A novel 3-benzylquinazolin-4(3H)-one derivative Z32, namely 6,7-dimethoxy-3-(3-chloro-4-(4-fluorobenzyloxy)benzyl)quinazolin-4(3H)-one was synthesized. The vasorelaxant and antihypertensive effects of Z32 and its underlying mechanisms were investigated. The following methods were used. The isometric tension of artery ring segments was recorded using an in vitro myography system. Changes in the calcium influx in mesenteric arteries were surveyed using a real-time confocal microscopy. The arterial pressure of spontaneously hypertensive rats was measured in vivo using a non-invasive tail cuff blood pressure system. The results showed that Z32 can relax rat mesenteric arteries pre-constricted by KCl or phenylephrine in a concentration-dependent manner. The vasorelaxant effects were not affected by the removal of the endothelium, blockade of potassium channels by tetraethylammonium chloride, or inhibition of either guanylate cyclase by ODQ, nitric oxide synthase by l-NAME, or cyclooxygenase by indomethacin. In Ca2+-free conditions, Z32 did not affect the constriction evoked by caffeine, however, significantly reduced the constrictions induced (1) by phenylephrine, (2) by CaCl2 in either phenylephrine (in the presence of verapamil) or KCl stimulated arteries, (3) by extracellular Ca2+ restoration in thapsigargin-treated mesenteric arteries, and (4) by the activator of protein kinase C phorbol-12, 13-dibutyrate, and the inhibitor of protein tyrosine phosphatase sodium orthovanadate. Further, Z32 decreased the systolic and diastolic arterial pressure of spontaneously hypertensive rats in a dose-dependent manner. In conclusion, Z32 lowers the arterial pressure and induces vasorelaxation through the inhibition of calcium flux, probably via a protein tyrosine phosphorylation-dependent way.
Keywords: 3-benzylquinazolin-4(3H)-one; Calcium flux; Mesenteric artery; Vasodilation; Hypertensive rats; Hypotension;
Synergistic effect of piperine and paclitaxel on cell fate via cyt-c, Bax/Bcl-2-caspase-3 pathway in ovarian adenocarcinomas SKOV-3 cells by Manish Kumar Pal; Shyama Pyari Jaiswar; Ajeet Kumar Srivastav; Shruti Goyal; Ashish Dwivedi; Ankit Verma; Jyoti Singh; Anumesh Kumar Pathak; Pushpa Lata Sankhwar; Ratan Singh Ray (751-762).
Ovarian cancer is fourth most common and lethal among all gynecologic malignancies. The chemotherapy usually requires in all stages of ovarian cancer but drugs have several side effects. We hypothesized that use of combination therapy of paclitaxel (PTX) and phytochemical piperine (PIP) may reduce the PTX dose as well as toxicity. The human ovarian adenocarcinomas SKOV3 cell treated with PTX-5 nM and PIP-10 µm after determination of IC50 by MTT assay. Reactive oxygen species generation, mitochondrial membrane potential (MMP), DNA damage, cell death pathway markers as release of cyt-c, Bax/Bcl2-caspase-3 and cell cycle arrest were analyzed. The dose dependent treatment of SKOV-3 cells showed IC50 and synergism at combination of 5 nM-PTX and 10 µm-PIP in cell viability assay. PTX and PIP increases the accumulation of reactive oxygen species which subsequently leading to increase in JC-1 and fragmented nuclei in mitotracker/DAPI staining. Comet assay showed 4.4-fold increase of tail formation in combined treated cells as compared to control. PTX-PIP arrests the cell cycle in sub-G1 phase. Immunocytochemistry of Bax showed increase in red fluorescence intensity whereas decrease in green fluorescence i.e Bax/Bcl-2 ratio increased. Moreover morphological EB/AO and Hoechst staining confirmed the enhanced apoptosis in combined treatment. Significant upregulation of apoptotic genes, cyt-c (3.4 fold) Bax (2.8 fold), caspase-3 (3.6 fold) whereas no change occurred in Bcl2 mRNA expression and protein expressions. The combination of PTX with PIP produces synergistic effects in SKOV-3 cells via the modulation of pro and anti-apoptotic gene and may compensate the toxicity and side effects of PTX.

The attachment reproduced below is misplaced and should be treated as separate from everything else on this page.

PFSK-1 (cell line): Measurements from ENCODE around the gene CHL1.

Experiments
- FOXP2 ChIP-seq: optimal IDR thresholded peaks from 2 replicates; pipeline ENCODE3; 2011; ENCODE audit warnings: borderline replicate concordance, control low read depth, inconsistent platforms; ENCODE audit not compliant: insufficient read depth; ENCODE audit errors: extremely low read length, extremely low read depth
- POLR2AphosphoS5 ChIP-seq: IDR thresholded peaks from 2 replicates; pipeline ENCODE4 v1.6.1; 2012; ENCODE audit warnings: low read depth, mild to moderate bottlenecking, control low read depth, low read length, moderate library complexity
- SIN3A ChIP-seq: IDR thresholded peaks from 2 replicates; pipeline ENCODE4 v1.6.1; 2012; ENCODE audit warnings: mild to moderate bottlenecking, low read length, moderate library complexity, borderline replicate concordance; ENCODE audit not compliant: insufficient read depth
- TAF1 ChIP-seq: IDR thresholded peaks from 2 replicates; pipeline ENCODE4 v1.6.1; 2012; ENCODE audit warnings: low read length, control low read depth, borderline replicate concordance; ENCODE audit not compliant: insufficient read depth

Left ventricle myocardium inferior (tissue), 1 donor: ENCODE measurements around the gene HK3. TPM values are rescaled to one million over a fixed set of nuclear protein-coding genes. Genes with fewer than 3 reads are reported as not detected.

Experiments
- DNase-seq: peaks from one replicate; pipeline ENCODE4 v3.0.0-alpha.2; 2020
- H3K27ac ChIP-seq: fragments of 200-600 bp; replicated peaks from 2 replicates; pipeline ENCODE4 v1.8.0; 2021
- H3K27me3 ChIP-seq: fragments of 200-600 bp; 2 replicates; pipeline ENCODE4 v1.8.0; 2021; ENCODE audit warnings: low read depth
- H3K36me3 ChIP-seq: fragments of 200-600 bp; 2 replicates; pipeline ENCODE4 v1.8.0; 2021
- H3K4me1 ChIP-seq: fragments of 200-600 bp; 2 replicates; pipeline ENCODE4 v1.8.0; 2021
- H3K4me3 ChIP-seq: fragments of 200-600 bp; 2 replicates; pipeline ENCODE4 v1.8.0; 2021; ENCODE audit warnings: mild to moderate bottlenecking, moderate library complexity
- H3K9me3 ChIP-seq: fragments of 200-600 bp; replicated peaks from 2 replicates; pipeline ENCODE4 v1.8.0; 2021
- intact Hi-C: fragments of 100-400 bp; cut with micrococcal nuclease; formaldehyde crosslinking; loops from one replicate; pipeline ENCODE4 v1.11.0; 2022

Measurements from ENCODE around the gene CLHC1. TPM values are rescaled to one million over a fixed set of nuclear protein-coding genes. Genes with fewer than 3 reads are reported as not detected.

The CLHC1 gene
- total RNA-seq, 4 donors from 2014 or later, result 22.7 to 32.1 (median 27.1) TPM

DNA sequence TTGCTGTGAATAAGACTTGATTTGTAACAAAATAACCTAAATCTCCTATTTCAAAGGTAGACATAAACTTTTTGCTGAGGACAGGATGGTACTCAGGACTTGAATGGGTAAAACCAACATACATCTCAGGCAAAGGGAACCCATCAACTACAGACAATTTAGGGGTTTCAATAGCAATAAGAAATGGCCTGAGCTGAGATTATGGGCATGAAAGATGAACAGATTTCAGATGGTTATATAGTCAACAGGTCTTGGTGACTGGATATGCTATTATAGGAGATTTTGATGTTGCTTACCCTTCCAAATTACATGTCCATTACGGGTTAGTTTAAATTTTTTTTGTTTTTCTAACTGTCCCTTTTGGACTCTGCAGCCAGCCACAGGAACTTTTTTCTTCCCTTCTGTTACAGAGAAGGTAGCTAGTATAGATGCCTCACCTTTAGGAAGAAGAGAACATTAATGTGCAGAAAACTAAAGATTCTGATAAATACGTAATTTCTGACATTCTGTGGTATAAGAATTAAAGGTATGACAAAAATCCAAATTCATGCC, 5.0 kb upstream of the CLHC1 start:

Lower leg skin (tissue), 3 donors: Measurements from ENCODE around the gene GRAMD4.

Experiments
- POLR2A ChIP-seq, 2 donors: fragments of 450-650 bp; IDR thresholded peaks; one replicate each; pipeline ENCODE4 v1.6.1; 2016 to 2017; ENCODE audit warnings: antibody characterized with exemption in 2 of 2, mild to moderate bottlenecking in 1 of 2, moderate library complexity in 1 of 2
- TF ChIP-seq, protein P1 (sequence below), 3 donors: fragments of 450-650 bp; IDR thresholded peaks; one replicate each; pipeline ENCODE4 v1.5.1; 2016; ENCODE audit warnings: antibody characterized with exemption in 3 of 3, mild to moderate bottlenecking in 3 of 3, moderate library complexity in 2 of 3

Keywords: Paclitaxel; Piperine; DNA damage; Apoptosis; Caspase-3;
Cytokine production by PBMC and serum from allergic and non-allergic subjects following in vitro histamine stimulation to test fexofenadine and osthole anti-allergic properties by Natalia Karolina Kordulewska; Elżbieta Kostyra; Anna Cieślińska; Ewa Fiedorowicz; Beata Jarmołowska (763-772).
FXF is a third-generation antihistamine drug and osthole is assumed a natural antihistamine alternative. This paper compares peripheral blood mononuclear cell (PBMC) incubation with FXF and osthole, by studying FXF, osthole and histamine cytokine secretion in PBMC in vitro cultures. Mabtech kits determined the interleukins IL-1β, IL-4, IL-10, IL-13 and TNF-α. The influence of the above active substances on cytokine secretion in PBMC's and serum was assessed: cytokines were IL-1β, IL-4, IL-10, IL-13 and TNF-α; and cytokine levels secreted by untreated PBMCs in pure culture medium formed the absolute control (ctrl).We determined that osthole affects PBMC cytokine secretion to almost precisely the same extent as FXF (IL-1β, IL-4, IL-10 and TNF). In addition osthole had greater IL-13 blocking ability than FXF. Moreover, we observed significantly decreased IL-4 level in histamine/osthole theatment compared to histamine alone. Meanwhile, FXF not significantly decrease the level of IL-4 increased by histamine. This data indicates osthole's strong role in allergic inflamation.All results confirm our hypothesis that osthole is a natural histamine antagonist and therefore can be beneficially used in antihistamine treatment of conditions such as allergies.
Keywords: Allergic disease; Antihistamine drugs; Cultures in vitro; Cytokine secretion; Interleukin;